A contradictory result has also been reported (8,10,27). Bernstein et al. performed a retrospective cohort study of 229 adults with SSc, 201 with pulmonary artery hypertension (PAH), and 3,333 with ILD who underwent lung transplantation in the US. SSc patients showed a multivariable-adjusted 48% relative increase in 1-year mortality rate compared to non-SSc-related ILD patients [hazard ratio (HR), 1.48; 95% CI, 1.01–2.17). However, there was no difference in the 1-year mortality risk between patients with SSc and those with non-SSc-related PAH (HR, 0.85; 95% CI, 0.50–1.44) (27).
Because SSc patients, who comprise a large proportion of CTD patients (12), were reported to have higher mortality rates after transplantation than ILD patients, fewer pulmonary transplantations have been performed for CTD-ILD patients due to uncertainty about the results after transplantation (13). Oesophageal dysmotility and gastroesophageal reflux disease, which are common in SSc patients (28), might increase the risk for infection and graft dysfunction (13,29-33). Therefore, CTD-ILD is divided into subtypes, and comparative studies with other diseases have been conducted. In this study, one of four SSc patients showed typical oesophageal dilatation on CT, but oesophageal dysfunction was not observed on manometry, and lung transplantation was conducted. After transplantation, there was no suspicion of bronchiolitis obliterans syndrome (BOS). Two patients were suspected of having oesophageal dilatation on CT, but could not undergo endogastroduodenoscopy due to their conditions. They survived without complications after transplantation. In patients with CTD-ILD, clinically suspected oesophageal dysfunction was present, but no patient showed complications due to esophageal dysfunction during the follow-up period after lung transplantation.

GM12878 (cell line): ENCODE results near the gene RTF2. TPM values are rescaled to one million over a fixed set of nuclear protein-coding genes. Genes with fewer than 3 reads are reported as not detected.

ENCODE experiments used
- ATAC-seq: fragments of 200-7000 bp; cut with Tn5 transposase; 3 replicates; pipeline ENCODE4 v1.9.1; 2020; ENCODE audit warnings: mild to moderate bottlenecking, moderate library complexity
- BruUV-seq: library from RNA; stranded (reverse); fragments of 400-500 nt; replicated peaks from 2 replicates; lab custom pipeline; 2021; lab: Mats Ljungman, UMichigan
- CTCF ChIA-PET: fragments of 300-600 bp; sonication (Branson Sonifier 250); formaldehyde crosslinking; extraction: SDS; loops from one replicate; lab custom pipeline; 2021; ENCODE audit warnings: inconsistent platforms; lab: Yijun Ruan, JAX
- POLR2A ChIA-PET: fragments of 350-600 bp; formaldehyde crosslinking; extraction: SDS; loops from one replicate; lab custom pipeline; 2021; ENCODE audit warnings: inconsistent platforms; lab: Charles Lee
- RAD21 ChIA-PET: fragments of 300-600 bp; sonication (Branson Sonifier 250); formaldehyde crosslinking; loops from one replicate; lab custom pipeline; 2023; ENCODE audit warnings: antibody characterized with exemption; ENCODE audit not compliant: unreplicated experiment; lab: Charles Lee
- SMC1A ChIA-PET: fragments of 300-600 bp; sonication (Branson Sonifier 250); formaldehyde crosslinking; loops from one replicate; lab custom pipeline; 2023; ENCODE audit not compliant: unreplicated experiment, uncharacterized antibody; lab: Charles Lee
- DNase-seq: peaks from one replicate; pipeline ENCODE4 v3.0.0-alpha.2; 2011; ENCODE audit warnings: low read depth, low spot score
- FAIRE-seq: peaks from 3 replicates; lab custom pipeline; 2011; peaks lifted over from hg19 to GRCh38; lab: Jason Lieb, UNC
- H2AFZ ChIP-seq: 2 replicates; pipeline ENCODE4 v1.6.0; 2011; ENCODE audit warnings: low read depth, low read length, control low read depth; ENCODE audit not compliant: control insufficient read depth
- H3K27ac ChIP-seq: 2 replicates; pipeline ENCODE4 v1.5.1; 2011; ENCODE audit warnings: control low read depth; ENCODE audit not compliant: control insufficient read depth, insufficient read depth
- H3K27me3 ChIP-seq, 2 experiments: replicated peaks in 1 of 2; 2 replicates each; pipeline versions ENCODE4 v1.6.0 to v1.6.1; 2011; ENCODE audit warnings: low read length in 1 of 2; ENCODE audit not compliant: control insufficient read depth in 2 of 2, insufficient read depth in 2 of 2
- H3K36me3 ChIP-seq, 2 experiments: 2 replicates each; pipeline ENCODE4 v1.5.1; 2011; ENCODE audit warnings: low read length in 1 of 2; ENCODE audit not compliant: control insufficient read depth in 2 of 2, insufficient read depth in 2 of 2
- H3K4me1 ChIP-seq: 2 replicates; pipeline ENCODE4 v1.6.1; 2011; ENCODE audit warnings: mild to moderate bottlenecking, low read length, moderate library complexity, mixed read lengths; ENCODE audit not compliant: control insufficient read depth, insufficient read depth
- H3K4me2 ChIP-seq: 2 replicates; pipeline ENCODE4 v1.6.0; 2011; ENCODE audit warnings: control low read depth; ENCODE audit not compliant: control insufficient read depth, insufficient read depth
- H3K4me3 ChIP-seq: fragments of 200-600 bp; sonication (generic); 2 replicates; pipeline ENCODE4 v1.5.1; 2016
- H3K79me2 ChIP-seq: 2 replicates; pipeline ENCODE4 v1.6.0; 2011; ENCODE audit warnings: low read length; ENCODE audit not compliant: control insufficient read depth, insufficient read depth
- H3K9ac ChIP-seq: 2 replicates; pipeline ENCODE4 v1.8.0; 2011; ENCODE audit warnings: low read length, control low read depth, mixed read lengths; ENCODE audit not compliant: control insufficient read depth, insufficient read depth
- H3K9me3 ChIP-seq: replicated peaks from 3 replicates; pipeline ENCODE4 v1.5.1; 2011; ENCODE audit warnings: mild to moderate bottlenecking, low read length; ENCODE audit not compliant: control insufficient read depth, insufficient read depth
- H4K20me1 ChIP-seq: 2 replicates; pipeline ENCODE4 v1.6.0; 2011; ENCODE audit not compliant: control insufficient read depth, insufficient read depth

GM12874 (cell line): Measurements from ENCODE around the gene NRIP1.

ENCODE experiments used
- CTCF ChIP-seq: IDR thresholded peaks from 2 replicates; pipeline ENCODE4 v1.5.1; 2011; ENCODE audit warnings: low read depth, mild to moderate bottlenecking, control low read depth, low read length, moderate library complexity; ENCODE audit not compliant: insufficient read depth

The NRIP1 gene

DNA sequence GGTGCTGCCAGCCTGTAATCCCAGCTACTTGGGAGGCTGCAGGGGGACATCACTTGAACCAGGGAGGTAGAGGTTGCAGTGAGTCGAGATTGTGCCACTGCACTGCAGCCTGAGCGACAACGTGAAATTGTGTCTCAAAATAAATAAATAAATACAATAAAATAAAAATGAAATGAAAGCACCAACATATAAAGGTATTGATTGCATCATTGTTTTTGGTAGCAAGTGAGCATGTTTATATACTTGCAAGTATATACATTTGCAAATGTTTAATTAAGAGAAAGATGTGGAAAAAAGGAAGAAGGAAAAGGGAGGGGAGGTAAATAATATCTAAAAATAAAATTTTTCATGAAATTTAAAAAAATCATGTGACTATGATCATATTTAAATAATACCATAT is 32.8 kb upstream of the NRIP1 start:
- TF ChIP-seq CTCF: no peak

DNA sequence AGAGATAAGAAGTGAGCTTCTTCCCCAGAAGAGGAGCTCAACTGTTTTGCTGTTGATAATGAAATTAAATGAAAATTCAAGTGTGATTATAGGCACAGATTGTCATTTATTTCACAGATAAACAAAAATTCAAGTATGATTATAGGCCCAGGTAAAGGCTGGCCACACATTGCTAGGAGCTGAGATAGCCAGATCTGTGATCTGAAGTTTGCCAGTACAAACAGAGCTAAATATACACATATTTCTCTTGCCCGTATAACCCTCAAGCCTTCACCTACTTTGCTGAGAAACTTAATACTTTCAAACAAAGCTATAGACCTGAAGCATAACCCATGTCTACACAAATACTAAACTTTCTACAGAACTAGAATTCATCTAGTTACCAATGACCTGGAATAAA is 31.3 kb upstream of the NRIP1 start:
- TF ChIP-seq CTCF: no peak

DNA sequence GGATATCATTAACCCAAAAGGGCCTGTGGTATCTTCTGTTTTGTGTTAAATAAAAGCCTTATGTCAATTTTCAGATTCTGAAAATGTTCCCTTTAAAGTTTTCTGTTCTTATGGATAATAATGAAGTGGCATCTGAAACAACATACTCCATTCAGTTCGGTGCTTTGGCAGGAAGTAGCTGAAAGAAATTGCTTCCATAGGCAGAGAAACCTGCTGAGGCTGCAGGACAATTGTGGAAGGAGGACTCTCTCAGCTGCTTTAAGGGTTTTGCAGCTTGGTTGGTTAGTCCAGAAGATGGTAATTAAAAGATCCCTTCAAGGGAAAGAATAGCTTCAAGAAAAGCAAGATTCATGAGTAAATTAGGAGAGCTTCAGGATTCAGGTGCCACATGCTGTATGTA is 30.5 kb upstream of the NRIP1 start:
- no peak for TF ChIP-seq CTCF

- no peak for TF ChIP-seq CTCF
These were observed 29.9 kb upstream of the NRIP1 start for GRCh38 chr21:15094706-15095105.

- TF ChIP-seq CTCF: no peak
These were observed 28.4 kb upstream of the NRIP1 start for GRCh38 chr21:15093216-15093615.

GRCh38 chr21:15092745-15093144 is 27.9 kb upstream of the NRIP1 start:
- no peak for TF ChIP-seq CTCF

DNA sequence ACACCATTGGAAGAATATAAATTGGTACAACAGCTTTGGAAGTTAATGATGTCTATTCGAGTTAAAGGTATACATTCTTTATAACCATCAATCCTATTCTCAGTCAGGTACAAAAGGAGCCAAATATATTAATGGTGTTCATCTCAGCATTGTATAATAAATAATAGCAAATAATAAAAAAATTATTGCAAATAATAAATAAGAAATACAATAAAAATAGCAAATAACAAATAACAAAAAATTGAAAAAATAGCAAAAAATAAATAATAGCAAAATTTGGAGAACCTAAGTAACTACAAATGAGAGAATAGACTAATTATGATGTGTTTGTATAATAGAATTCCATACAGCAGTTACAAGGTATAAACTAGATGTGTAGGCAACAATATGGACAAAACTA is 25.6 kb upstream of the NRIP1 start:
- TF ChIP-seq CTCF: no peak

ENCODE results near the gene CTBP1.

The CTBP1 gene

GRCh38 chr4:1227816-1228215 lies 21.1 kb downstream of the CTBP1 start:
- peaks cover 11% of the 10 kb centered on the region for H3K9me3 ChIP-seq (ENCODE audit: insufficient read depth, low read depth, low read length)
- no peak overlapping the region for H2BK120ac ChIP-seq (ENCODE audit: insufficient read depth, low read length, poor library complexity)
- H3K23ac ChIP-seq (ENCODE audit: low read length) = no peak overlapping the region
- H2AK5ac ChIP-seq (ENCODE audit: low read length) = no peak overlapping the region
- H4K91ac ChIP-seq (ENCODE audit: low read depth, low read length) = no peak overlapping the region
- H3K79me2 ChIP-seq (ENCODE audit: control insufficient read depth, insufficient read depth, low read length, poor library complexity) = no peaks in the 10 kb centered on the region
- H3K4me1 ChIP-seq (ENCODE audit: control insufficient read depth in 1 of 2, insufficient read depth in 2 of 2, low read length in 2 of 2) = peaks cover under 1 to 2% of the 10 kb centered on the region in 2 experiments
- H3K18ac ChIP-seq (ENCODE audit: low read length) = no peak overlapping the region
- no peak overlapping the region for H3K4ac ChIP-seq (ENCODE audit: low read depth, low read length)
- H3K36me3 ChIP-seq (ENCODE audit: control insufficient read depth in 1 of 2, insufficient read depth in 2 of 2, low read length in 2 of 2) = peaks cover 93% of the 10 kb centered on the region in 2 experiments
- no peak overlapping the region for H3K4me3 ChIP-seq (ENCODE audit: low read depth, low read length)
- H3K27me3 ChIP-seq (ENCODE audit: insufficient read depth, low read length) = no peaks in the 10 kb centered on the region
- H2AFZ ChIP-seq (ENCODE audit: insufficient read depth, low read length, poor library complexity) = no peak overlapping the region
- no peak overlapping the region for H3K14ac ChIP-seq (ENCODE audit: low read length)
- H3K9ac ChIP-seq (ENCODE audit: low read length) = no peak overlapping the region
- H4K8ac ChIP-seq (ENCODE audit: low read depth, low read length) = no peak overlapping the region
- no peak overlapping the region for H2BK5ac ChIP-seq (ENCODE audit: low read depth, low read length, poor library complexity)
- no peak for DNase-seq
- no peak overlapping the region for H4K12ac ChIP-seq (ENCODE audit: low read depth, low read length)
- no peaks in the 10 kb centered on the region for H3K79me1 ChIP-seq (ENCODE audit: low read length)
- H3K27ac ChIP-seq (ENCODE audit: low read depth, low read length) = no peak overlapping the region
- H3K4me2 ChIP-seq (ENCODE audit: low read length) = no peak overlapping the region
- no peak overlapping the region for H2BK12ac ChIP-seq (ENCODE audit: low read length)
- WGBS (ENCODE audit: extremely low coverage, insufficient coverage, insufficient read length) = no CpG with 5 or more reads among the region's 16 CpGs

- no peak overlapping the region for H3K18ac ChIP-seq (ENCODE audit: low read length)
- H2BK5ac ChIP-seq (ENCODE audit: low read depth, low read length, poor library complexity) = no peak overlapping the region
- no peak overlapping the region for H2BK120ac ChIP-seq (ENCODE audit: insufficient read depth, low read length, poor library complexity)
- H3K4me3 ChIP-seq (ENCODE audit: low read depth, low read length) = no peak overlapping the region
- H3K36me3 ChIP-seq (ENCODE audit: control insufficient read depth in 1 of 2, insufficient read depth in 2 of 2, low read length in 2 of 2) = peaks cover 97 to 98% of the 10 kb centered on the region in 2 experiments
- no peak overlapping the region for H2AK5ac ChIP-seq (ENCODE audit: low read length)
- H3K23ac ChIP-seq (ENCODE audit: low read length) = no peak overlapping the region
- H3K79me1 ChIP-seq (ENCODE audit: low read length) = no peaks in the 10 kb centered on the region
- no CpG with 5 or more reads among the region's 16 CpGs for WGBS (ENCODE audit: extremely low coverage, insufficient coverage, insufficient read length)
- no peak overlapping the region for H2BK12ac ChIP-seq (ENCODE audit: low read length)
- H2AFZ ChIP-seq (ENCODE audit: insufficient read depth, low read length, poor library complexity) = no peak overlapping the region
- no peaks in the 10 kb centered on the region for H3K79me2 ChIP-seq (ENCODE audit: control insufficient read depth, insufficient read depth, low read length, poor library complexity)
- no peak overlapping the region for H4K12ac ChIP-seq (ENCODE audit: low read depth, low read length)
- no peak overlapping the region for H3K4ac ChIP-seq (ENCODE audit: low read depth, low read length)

Recent studies have reported the results of transplantation for non-SSc-ILD patients (14,34). Courtwright et al. conducted a retrospective study of outcomes after transplantation in patients with non-SSc-ILD and IPF. Non-SSc-ILD patients did not have worse adjusted survival rates (HR, 1.14; 95% CI, 0.92–1.42) (34).
There are also comparative studies on other subtypes of CTD-ILD. Yazdani et al. analysed post-transplant survival in RA-ILD, IPF, and SSc-ILD patients. Cumulative survival at 1-year post-transplantation for the RA-ILD, IPF, and SSc-ILD groups were 67%, 69%, and 82%, respectively (log-rank P=0.7). There was no significant difference among groups in age- and sex-adjusted analyses (P=0.900) (35). Ameye et al. reported their experience with patients with ILD associated with idiopathic inflammatory myopathies (IIM), such as DM or PM, who underwent transplantation. The 1-year survival rate was 100%, and the 2- and 5-year survival rates were 75% compared with 86%, 67%, and 58%, respectively, for IPF patients undergoing lung transplantation. Respective rates were 86%, 63%, and 57% for patients undergoing transplantation for non-IPF- and non-IIM-related ILD (36). In this study, the median survival rate of 5 DM/PM patients (33.3%) was 32.6 months, and one of them died of pneumonia at 38 months postoperatively. These results together suggest that lung transplantation can be a valid option for RA-ILD and ILD-related DM/PM.